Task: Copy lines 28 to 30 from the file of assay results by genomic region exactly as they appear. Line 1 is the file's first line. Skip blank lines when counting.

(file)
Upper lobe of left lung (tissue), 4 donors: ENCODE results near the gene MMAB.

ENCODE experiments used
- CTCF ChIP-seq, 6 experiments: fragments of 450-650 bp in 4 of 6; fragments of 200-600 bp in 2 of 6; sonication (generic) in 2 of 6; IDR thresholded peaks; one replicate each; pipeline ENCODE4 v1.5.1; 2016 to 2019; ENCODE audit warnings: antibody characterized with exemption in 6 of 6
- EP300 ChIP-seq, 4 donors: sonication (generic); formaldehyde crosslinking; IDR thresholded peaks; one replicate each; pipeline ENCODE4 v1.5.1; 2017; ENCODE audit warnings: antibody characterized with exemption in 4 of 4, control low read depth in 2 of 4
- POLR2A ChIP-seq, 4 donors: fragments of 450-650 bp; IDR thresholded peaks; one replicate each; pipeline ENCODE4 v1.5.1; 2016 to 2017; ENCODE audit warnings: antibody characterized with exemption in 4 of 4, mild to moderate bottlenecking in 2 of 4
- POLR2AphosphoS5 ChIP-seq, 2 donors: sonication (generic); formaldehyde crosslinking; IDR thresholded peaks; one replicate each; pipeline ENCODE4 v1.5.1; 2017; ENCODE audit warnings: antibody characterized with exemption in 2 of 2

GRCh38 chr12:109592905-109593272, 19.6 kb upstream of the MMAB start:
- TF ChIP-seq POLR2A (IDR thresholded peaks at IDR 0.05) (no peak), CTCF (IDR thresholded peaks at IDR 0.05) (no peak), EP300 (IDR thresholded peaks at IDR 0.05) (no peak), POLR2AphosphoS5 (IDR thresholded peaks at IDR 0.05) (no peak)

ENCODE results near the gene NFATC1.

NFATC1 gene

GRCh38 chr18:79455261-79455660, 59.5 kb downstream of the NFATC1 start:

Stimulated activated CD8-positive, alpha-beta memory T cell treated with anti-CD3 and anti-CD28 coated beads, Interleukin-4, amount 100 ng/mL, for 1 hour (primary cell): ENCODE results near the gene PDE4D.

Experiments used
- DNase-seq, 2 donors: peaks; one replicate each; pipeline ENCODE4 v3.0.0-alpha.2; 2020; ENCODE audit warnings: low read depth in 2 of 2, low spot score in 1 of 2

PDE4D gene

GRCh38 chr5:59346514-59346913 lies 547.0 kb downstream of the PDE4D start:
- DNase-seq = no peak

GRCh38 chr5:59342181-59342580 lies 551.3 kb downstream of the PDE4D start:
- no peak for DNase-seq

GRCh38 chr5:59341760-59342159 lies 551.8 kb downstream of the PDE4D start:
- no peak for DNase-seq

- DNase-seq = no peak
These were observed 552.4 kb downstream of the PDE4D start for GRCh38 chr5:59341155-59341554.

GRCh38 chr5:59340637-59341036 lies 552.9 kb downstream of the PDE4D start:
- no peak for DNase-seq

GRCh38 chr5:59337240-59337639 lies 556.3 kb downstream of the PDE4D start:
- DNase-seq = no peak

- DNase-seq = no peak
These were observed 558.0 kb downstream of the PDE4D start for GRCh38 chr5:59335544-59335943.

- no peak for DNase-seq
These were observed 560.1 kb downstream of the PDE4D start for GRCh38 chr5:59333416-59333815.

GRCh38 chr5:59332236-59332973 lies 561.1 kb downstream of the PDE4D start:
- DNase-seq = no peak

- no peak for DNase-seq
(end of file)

- DNase-seq = no peak
These were observed 558.0 kb downstream of the PDE4D start for GRCh38 chr5:59335544-59335943.

- no peak for DNase-seq